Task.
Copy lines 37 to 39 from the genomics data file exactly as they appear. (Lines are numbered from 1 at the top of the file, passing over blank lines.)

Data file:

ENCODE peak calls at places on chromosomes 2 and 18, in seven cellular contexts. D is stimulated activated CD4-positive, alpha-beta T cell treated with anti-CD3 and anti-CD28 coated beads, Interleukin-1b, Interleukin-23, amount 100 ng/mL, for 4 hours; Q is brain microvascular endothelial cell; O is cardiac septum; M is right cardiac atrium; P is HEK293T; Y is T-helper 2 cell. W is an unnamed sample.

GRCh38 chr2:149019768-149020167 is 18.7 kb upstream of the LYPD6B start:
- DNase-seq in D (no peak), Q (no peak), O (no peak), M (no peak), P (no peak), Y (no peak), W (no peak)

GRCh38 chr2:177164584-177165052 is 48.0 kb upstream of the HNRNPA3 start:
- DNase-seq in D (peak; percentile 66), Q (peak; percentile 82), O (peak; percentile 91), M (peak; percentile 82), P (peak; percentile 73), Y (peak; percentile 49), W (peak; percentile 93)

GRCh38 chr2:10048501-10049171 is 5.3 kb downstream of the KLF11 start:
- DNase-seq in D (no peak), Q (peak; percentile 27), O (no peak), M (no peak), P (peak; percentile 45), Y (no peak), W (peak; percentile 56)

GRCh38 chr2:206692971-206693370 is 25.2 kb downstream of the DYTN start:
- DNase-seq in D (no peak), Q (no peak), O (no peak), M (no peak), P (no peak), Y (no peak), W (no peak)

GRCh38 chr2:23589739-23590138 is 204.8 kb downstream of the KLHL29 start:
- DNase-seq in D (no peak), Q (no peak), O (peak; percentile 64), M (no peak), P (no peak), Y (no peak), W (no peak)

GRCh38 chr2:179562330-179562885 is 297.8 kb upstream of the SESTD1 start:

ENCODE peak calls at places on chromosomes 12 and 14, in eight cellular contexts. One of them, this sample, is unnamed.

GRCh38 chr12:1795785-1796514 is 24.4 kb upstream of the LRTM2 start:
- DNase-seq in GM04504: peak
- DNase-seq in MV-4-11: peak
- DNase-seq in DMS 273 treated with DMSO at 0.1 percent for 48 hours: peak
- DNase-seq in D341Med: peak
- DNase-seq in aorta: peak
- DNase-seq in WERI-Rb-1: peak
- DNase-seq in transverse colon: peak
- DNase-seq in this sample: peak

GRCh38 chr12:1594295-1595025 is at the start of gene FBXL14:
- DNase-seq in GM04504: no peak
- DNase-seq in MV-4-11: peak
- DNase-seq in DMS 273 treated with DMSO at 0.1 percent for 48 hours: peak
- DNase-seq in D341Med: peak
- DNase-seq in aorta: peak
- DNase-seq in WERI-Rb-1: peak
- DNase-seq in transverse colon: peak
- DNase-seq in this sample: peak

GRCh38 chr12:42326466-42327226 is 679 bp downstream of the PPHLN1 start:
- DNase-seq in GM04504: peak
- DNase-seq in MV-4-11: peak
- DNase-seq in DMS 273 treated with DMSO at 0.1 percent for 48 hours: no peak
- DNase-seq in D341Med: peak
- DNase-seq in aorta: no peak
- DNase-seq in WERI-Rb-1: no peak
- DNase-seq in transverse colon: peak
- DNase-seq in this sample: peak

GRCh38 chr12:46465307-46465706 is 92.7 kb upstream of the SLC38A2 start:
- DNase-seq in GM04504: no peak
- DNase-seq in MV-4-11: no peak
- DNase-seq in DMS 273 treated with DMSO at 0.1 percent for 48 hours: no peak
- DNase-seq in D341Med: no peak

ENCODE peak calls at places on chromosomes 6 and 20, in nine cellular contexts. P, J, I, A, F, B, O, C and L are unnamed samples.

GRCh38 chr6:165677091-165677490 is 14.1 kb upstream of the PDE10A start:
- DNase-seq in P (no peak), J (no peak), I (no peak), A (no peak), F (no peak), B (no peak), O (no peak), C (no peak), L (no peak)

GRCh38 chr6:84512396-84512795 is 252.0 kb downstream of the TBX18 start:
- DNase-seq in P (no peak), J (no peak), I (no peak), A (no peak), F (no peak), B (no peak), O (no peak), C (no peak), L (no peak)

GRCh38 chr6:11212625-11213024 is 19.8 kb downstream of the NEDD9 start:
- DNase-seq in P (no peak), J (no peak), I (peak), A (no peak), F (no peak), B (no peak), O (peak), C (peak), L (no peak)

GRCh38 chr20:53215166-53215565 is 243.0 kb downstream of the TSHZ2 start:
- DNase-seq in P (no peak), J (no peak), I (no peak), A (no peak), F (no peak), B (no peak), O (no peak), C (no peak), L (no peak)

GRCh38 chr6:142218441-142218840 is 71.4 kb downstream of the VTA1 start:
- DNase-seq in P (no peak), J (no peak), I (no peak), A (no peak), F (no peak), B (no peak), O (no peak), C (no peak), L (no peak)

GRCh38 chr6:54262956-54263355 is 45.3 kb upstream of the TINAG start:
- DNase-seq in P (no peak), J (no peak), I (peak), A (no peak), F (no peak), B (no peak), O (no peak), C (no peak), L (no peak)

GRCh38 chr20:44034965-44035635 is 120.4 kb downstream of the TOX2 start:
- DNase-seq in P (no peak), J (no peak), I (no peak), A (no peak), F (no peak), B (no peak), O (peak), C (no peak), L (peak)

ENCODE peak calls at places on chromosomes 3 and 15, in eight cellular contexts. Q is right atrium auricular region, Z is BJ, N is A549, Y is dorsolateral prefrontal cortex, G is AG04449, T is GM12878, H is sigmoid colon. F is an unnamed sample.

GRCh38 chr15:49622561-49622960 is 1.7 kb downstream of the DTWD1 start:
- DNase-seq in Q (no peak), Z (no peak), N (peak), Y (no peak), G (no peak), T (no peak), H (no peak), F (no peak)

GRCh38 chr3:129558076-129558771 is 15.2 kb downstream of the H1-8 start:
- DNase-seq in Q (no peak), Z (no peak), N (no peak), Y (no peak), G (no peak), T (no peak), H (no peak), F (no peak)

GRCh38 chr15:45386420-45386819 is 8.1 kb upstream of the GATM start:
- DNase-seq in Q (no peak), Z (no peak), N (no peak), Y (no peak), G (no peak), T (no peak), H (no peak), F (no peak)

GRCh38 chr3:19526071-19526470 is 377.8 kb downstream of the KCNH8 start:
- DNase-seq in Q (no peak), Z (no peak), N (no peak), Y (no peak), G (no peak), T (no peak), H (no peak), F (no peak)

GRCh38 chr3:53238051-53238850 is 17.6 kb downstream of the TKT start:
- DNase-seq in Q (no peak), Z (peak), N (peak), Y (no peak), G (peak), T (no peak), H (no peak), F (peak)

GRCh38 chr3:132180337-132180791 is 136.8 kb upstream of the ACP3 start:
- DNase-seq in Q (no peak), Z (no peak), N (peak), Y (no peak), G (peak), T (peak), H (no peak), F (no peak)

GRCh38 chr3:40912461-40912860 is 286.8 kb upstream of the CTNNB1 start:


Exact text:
- DNase-seq in aorta: no peak
- DNase-seq in WERI-Rb-1: no peak
- DNase-seq in transverse colon: peak